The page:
“Why didn’t you say so?” I replied. He and I stepped forward to offer parley.

deepgnomeWe were taken to meet their chief. It was clear from their expressions that many of his subjects were unsure that he should do so. Rather unsettlingly, the cavern in which we met was dominated by a large statue of some sort of quasi-demonic slime creature. It seemed to have religious significance to these people.

Although neither Darion nor I spoke either gnome or undercommon, the svirfneblin leader had enough words of the common tongue for us to have negotiations of a sort. We explained our situation frankly: we were both looking for a lost halfling child and were fleeing the goblins above. We didn’t mention the demon.

Our reference to Oona stirred some reaction, and an urgently whispered conversation among the deep gnomes. Eventually one was sent into an adjoining passage, and returned a few minutes later with Oona. She was alive! We made sure that the svirfneblin saw the joy in her mother’s face when they were reunited, and understood how very grateful we were. While these seemed rather stoic and unemotional gnomes, I had some hope that the scene would sway them in our favour.

Our next order of business was to block the passage to the well, to slow any pursuit by our enemies. In this we had a common interest—deep gnomes have no love for goblins either. Expert miners that they were, the gnomes soon found a part where the ceiling of the passage could easily be caused to cave in, blocking it with a ton or more of rocky rubble.

The refugees were allowed to sleep in a section of cavern, although under the watchful eyes of suspicious guards. They would tell us nothing. I slept for a short while, but awoke with a start from a half-remembered dream…

YondallaA cool wind fell upon Arnold’s handsomely hairy forearm in the dream. He was utterly content munching upon an apple in a high branch of the very tree that produced said fruit, looking upon Turnberry Hill – pristine and unsullied in the summer sun. He brought up his mug of Turnberry Stout No. 9, took a swig, and burped contendedly. Life was grand – fine weather, fine food, and a fine lass to share it with.

Lass? Where did she come from, sitting on the branch right next to him looking all well-pleased? She was a winsome one, blossom cheeks, eyes deep as pools, red-gold locks, tan fragrant skin. About to protest at this impolite intrusion, Arnold lifted his finger admonishingly …

“Oh don’t be such a stick-in-the-porridge, Wurzel, you know who I be – or you should!”

Well, now, little missie I don’t right know what you’re …”

She interrupted him, all the while rolling her eyes, “Oh sure, I understand. ‘Course. No problem. After all, I only created ya, whyfore should I be expectin’ ya to remember me …”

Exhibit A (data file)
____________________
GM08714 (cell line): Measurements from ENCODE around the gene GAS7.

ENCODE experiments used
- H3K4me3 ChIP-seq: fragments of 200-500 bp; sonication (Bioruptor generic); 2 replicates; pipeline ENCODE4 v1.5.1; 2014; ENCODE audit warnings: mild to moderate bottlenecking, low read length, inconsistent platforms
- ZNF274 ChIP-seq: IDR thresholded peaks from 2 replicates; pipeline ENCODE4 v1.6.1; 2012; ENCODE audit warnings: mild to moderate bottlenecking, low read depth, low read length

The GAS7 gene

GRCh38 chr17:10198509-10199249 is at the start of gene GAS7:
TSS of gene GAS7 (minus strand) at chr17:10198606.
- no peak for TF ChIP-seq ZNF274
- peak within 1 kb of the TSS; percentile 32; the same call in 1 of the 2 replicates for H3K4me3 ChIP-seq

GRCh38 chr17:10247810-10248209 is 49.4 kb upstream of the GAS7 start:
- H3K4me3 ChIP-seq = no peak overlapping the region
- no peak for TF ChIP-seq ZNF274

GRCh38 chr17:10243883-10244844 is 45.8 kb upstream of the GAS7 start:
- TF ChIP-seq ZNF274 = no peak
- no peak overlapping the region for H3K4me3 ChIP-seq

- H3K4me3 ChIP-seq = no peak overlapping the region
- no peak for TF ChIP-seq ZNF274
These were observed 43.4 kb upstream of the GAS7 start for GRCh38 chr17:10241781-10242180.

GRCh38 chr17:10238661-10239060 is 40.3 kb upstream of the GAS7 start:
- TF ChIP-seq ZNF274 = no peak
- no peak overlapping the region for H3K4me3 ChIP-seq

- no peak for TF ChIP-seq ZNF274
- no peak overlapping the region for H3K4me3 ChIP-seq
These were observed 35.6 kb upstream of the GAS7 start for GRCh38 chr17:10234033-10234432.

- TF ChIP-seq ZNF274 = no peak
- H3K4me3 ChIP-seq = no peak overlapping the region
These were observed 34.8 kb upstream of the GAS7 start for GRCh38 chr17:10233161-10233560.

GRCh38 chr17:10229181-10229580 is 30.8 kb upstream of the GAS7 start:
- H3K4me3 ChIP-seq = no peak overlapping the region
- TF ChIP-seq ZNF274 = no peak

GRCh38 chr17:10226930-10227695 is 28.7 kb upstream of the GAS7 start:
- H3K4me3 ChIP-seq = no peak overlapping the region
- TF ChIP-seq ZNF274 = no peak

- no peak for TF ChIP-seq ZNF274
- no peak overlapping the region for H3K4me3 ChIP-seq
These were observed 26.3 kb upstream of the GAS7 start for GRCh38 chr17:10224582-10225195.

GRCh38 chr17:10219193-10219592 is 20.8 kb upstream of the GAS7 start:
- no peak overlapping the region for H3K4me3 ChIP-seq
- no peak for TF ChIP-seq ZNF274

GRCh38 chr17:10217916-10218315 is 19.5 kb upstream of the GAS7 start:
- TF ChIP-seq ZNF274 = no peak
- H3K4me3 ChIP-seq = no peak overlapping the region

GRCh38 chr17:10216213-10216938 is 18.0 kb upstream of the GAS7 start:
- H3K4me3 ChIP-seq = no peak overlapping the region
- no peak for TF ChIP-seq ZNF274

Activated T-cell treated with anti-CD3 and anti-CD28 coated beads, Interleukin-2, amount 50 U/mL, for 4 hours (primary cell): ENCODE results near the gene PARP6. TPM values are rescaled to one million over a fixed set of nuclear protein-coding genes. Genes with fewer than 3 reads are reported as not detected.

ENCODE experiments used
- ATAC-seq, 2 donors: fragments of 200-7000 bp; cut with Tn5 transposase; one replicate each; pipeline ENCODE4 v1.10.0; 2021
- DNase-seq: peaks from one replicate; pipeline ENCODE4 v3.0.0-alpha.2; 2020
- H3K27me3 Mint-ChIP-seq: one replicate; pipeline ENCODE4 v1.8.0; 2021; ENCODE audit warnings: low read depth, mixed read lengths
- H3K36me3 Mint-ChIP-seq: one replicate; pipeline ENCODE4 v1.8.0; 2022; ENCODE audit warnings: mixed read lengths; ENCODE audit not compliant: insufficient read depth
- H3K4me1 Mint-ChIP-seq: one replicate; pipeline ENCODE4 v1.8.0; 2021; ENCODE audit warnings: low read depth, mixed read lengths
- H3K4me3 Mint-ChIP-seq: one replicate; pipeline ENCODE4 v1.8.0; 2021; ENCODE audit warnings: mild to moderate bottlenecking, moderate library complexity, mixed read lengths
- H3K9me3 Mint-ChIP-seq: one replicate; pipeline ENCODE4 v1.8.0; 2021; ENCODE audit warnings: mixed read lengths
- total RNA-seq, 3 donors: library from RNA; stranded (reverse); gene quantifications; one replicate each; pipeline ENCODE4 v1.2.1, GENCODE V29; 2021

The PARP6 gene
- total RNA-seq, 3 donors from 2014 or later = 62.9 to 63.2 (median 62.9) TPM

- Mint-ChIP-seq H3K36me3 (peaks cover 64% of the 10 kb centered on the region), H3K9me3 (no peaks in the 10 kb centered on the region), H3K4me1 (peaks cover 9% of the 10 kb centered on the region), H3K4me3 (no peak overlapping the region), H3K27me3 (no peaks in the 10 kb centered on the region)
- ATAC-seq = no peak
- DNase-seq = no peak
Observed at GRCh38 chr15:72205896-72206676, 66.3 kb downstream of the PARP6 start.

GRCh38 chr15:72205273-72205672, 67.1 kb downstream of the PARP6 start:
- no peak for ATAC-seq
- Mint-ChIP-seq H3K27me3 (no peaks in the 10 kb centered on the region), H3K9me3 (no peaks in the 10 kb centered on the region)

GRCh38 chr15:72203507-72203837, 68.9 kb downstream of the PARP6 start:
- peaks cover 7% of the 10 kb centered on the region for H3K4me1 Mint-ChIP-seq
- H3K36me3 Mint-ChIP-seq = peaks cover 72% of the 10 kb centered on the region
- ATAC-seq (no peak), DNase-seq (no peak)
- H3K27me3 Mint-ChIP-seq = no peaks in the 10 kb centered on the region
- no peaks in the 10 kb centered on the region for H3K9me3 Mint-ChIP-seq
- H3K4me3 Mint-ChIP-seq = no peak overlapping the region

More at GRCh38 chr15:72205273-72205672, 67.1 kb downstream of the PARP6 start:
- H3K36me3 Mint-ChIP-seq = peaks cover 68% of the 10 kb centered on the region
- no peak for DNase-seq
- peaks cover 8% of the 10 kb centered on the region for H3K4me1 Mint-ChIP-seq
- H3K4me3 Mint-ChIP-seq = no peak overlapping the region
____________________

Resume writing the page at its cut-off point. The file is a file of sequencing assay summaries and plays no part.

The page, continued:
At Arnold’s blank expression, she went on, exasperated, “Starts with a “Y”? C’mon….Nothin’? Eh, shoulda listened to Corellon and spent a bit more time on the brains. Well, never you mind. I’ve words to share and little time to spare, so pay attention and keep yer hands where I can see ’em. Good. Now, look in your pack, where you find all them useful items. Go ahead.”

Arnold dug through his nifty pack 7 times and out came 7 items, each piece a small figurine: a grey gnome, a manta ray of some sort, a fish-headed man, a bat-winged woman, a horned fiend, a tiger-headed man, and a bizarre slug-like alien thing. 

“She spoke again, now serious as drought, and her words carried a weight Arnold would not forget upon waking. “My friends (who aren’t of halfling kind, mind) tell me you’ve a part to play, you and your fellowship. A dark season is coming, darker than any you’ve seen. Our folk must be seen through this.”

When Arnold nodded slowly, she grabbed his chin and planted a kiss on his blushing cheek. “Oh my precious Arnold Wurzel, you’re one of my best. I believe in you, and I’m always watching.”

“You Arnold, must figure out how the pieces fit.”

“Figure out how the pieces fit.”

“How the pieces fit.”

But how did the pieces fit? The bat-winged woman was the succubus Pefirra, that much I knew. And the grey gnomes were the svirfneblin. The rest we had yet to meet, I suppose. Despite my lack of faith in deities, I mentally thanked the one who had sent this revelation my way.

A further discussion with their chief revealed that this particular group of svirfneblin were outcasts, who had been driven from the underdark long ago because of their unusual religious beliefs. The group seemed divided, between those who felt we should have all been killed and fed to slimes, and those who were willing to provide us a little aid. We did all we could to win the chief’s confidence, and gifted him with a fine gemstone as a token of our gratitude.

Questioning also revealed what we suspected to be the case—there was an exit from this place into the underdark below. It was guarded by a very large grey ooze, however, and warded with some sort of trap. The chief had no objection to us trying to leave that way, and some of his tribe seemed to be amused by  the prospect that we would all die in what they clearly believed was a futile effort.

We eased past the ooze by means of rope and cunning, not wanting to get into a premature fight with it if there was no need to do so. I then carefully checked, then opened, a secret door that was our exit. The door itself was unwarded, but beyond there was a length of passage lit by bright beams that emanated from some sort of crystals set in the walls. I tried to reflect one of the beams with a mirror from my pack, but the mirror simply disintegrated when the ray touched it. There seemed to be no mechanism at our end by which this glittering obstacle could be deactivated. Would I need to traverse this passage of death to find a switch at the other side? It seemed so….


Ominous reverberations